One of the most legendary aspects of Kobe Bryant was his unreal pain tolerance and determination to push through any injury and there was no better example of this than him making two free throws after tearing his Achilles against the Golden State Warriors during the 2012-13 NBA season.
Bryant walking off the court under his own power was an unbelievable sight to behold under the circumstances.
On the other end of that spectrum (especially in the minds of Los Angeles Lakers fans) was Paul Pierce in Game 1 of the 2008 NBA Finals. Pierce cried on the floor after what seemed like a serious ankle injury and left the floor in a wheelchair, only to return later in the game and help the Boston Celtics to a win.
In Bryant’s case, the Lakers were battling for a playoff spot and he was willing to try anything to keep playing. David Aldridge of The Athletic recently recalled the moment, speaking with longtime Lakers trainer Gary Vitti about Bryant insisting on shooting the free throws and leaving under his own power:
It was notable not just for Bryant’s attempts to roll the torn tendon back into place, or to ask head athletic trainer Gary Vitti if there was some way he could tape it up and keep playing. It was notable, of course, because Bryant insisted on shooting the two free throws owed him after he was fouled and crashed to the floor, then insisted on leaving the floor on his own after L.A. took a deliberate foul to get him off the court.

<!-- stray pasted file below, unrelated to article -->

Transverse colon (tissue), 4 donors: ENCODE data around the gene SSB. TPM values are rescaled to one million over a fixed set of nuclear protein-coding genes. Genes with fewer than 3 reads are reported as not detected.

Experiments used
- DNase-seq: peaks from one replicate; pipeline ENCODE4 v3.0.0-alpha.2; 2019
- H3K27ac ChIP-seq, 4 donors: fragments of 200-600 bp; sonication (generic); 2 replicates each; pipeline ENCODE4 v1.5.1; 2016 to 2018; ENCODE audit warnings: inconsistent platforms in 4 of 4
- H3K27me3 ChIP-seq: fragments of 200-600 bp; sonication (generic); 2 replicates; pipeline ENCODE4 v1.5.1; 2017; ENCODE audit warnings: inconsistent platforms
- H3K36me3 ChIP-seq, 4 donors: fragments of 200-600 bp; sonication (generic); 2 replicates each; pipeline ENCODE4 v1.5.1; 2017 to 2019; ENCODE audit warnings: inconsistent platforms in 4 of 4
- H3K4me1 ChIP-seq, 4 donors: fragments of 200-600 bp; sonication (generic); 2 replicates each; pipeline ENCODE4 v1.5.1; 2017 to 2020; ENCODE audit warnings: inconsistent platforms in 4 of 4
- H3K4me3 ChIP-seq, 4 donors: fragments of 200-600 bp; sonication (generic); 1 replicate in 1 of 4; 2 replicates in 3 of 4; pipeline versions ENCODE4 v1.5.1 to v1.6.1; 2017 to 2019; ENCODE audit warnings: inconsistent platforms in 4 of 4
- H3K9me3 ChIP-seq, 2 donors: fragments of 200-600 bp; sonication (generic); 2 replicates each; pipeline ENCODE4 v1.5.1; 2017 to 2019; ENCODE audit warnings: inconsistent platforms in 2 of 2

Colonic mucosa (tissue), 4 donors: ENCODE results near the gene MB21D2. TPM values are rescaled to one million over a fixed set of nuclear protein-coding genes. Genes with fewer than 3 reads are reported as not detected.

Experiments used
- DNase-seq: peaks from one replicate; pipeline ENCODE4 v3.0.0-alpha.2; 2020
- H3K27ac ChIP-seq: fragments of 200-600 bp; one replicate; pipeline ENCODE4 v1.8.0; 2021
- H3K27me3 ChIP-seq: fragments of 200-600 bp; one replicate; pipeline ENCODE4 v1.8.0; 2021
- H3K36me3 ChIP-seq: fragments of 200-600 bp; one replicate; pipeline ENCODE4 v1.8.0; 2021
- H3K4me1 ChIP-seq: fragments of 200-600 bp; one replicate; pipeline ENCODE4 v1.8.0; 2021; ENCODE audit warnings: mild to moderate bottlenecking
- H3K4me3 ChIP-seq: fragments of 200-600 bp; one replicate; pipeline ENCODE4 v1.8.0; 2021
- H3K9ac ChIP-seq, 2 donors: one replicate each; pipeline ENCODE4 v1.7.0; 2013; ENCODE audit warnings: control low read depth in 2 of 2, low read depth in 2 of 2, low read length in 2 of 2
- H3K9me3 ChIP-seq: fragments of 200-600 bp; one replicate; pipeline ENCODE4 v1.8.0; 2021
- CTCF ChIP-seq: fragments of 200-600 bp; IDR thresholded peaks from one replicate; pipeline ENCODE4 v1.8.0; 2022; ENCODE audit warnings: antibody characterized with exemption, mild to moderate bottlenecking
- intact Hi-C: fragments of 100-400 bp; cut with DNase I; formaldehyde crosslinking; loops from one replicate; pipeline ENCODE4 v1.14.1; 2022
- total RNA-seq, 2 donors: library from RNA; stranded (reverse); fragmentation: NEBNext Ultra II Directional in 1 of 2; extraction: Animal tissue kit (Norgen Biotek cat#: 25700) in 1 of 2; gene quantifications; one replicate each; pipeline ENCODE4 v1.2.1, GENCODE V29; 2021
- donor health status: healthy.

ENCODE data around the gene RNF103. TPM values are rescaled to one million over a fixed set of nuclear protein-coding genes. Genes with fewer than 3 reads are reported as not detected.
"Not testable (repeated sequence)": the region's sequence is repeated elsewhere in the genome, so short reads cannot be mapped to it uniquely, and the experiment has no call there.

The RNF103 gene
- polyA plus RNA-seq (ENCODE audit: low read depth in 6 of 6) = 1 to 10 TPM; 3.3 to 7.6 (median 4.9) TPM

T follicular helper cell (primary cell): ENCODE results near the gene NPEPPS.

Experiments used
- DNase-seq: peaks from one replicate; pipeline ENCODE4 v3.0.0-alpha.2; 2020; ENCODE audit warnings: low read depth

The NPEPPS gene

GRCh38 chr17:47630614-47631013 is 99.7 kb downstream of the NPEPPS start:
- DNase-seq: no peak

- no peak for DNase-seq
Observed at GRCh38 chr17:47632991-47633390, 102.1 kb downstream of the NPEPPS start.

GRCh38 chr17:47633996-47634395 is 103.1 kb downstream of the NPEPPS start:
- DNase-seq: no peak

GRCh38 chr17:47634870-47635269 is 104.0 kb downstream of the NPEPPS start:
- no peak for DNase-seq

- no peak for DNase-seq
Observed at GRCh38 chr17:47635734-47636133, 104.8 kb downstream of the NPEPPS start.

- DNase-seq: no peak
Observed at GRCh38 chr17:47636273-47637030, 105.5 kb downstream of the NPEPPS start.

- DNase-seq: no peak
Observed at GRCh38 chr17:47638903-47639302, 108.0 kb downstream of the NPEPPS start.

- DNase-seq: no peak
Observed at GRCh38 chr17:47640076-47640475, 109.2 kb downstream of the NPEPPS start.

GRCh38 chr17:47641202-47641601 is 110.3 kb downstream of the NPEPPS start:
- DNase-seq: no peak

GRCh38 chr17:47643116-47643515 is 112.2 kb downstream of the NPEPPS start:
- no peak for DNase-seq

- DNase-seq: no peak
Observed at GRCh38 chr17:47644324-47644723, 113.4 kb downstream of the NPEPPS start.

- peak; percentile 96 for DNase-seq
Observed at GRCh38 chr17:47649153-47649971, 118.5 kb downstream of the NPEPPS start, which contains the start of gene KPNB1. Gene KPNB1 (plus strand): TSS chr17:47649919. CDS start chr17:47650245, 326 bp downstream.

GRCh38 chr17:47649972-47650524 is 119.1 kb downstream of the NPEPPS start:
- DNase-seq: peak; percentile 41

Vitti would go even more into detail, saying that Bryant insisting on walking off the floor was a shot at his Celtics rival:
“I told the officials what we were going to do,” Vitti recalled in 2017. “As soon as we fouled, I walked out on the court to get him. And I said, ‘You want a chair?’ And he said, ‘No, I’m walking off.’ And he walked all the way back to the training room on his own power. That was a message to Paul Pierce. ‘Cause you remember in the (2008) Finals, Pierce looked like he got shot by a sniper, rolling around, writhing in pain? They take him off on a chair and he comes back and plays and they beat us? That was Kobe’s [expletive] you to Paul Pierce.”
Knowing the drive and competitiveness of Bryant, it certainly is feasible that he harbored some resentment for Pierce following that moment. He has been very open about hating losing those 2008 Finals to the Celtics and has said the 2010 Finals was his personal favorite championship.
That torn Achilles was the turning point in Bryant’s career as he was never the same after that. Him shooting those free throws was like one last act of defiance and him doing it — at least partially — as a shot towards one of the most hated Celtics only makes the moment that much better.